Wall Street’s main indexes have jumped, recouping about half of the previous session’s sharp losses, but were still on track for their worst week in nearly three months on fears of a rise in new coronavirus infections and economic worries.

All the major S&P sectors rose with technology and financials providing the biggest boost to the benchmark index.

Boeing Co jumped 11 per cent as it looked to end the week 8 per cent lower.

United Airlines Holdings Inc, American Airlines Group Inc and Norwegian Cruise Line Holdings Ltd jumped between 14 per cent and 19 per cent leading gains on the S&P 500 following sharp declines in the previous session.

“People are just taking a breather after the outright selling yesterday, like we saw back in the dark days of February and early March,” said Ryan Giannotto, director of research at GraniteShares ETFs in New York.

“There’s always going to be more headlines about coronavirus cases increasing, more tests increasing. That’s just something that markets, investors and companies are going to have to learn to deal with.”

On Thursday, the tech-heavy Nasdaq ended about 5.0 per cent below its record closing high and the S&P 500 tumbled nearly 6.0 per cent as the Federal Reserve’s indication to a long road to recovery and rising COVID-19 cases in the United States cast a pall over investors bets on a swift economic rebound.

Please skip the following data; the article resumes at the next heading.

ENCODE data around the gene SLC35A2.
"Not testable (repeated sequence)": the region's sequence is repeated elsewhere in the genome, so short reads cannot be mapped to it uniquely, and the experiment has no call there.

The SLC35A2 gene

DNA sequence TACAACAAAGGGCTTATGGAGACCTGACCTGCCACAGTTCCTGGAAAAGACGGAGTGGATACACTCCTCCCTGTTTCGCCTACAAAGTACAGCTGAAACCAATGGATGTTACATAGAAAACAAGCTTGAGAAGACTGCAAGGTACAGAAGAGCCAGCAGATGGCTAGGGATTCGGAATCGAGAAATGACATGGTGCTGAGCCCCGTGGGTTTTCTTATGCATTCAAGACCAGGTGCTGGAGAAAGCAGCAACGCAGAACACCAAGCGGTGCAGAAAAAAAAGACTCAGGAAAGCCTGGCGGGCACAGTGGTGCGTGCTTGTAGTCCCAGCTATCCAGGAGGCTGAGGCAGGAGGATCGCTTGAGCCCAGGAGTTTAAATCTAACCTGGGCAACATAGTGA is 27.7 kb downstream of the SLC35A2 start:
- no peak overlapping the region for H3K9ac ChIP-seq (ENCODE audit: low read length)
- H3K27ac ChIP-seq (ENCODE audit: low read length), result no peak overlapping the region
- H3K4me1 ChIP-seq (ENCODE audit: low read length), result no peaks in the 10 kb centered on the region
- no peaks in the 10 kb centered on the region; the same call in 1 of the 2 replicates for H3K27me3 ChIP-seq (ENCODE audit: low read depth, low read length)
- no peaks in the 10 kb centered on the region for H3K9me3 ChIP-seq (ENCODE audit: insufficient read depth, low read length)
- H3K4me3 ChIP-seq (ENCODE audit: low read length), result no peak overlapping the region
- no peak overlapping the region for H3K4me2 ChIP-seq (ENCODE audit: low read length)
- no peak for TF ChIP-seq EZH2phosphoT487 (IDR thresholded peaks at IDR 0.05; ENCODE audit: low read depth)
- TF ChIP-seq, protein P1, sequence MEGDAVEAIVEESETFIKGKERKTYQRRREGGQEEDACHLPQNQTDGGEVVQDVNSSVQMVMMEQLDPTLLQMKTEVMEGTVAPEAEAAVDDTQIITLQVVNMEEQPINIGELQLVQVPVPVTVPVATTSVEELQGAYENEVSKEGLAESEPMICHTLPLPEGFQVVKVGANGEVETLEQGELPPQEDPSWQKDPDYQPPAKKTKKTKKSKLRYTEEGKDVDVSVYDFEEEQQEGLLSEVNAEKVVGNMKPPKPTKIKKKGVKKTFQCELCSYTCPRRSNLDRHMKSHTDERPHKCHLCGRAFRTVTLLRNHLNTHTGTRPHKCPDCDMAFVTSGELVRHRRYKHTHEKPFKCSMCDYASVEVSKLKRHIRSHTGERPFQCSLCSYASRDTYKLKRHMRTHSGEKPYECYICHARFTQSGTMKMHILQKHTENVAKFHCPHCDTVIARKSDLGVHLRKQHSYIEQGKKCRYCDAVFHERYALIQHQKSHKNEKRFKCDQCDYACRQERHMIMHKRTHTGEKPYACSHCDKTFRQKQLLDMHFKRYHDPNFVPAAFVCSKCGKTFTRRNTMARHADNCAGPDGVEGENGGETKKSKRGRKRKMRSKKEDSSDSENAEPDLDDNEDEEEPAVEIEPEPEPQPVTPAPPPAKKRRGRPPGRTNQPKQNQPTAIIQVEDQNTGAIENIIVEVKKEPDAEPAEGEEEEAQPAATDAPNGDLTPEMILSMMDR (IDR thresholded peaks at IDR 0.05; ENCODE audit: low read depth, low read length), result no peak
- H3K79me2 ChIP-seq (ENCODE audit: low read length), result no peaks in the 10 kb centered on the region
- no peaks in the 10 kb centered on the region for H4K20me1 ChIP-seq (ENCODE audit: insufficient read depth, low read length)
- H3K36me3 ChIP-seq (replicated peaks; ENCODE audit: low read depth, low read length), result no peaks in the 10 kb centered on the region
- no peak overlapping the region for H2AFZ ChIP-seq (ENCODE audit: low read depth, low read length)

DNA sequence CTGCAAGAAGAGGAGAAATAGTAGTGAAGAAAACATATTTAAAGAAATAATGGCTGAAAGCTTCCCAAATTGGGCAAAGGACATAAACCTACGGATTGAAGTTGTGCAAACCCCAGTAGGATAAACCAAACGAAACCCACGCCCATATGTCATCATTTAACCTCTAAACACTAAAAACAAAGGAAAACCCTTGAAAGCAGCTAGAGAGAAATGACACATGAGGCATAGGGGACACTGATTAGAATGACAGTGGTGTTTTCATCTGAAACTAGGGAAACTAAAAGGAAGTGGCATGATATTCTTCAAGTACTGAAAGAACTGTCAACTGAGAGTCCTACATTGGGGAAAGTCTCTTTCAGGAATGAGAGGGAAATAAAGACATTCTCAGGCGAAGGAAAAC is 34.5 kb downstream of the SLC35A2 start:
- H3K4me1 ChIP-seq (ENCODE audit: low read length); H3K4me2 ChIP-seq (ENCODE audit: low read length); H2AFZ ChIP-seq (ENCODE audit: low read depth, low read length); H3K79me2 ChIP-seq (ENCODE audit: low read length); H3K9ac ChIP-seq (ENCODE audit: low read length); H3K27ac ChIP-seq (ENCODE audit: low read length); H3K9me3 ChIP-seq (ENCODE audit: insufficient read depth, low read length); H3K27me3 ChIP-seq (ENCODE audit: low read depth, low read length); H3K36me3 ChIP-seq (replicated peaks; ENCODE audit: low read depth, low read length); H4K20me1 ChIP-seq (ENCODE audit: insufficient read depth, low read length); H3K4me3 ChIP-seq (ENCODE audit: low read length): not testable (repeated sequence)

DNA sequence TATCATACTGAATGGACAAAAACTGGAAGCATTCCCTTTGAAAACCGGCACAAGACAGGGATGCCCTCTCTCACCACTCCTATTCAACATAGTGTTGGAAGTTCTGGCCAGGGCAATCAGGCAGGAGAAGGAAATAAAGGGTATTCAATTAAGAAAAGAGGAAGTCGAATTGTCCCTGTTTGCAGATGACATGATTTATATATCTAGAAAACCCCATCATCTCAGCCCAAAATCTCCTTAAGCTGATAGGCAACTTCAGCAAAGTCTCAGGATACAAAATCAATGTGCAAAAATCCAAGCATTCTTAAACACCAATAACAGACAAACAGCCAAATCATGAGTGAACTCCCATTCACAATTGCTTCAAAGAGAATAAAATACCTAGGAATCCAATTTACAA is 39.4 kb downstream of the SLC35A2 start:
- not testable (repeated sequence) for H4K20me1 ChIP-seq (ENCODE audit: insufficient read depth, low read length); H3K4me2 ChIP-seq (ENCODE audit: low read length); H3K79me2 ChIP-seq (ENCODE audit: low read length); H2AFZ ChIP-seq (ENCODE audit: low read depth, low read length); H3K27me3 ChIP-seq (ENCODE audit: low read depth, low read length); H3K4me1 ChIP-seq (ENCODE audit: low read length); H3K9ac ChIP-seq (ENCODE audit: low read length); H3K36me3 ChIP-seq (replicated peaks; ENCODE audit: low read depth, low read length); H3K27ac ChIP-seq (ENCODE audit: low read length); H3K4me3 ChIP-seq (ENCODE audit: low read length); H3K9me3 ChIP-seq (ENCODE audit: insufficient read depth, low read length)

The S&P 500 is now about 9.0 per cent from its record high after being within 5.0 per cent from that level earlier this week.

The CBOE volatility index eased about 5.33 points after jumping to its highest level since April 23.

In early trading, the Dow Jones Industrial Average was up 766.58 points, or 3.05 per cent, at 25,894.75, the S&P 500 was up 74.60 points, or 2.48 per cent, at 3,076.70. The Nasdaq Composite was up 238.93 points, or 2.52 per cent, at 9,731.65.

Photoshop maker Adobe Inc rose 2.3 per cent after posting a better-than-expected quarterly profit, driven by strong demand for its cloud software.

“The technology sector has led the way so far this year and we think this can continue,” said Stuart Rumble, investment director at Fidelity Investments.

“Many companies and businesses are being forced to explore new ways to conduct their businesses online, ranging from remote working, video conferencing to online shopping and payments.”

Yoga apparel maker Lululemon Athletica Inc fell 1.9 per cent after posting lower-than-expected quarterly results due to coronavirus-induced store closures.

Advancing issues outnumbered decliners for a 14.99-to-1 ratio on the NYSE and a 11.73-to-1 ratio on the Nasdaq.

The S&P index recorded one new 52-week high and no new low while the Nasdaq recorded 14 new highs and no new low.

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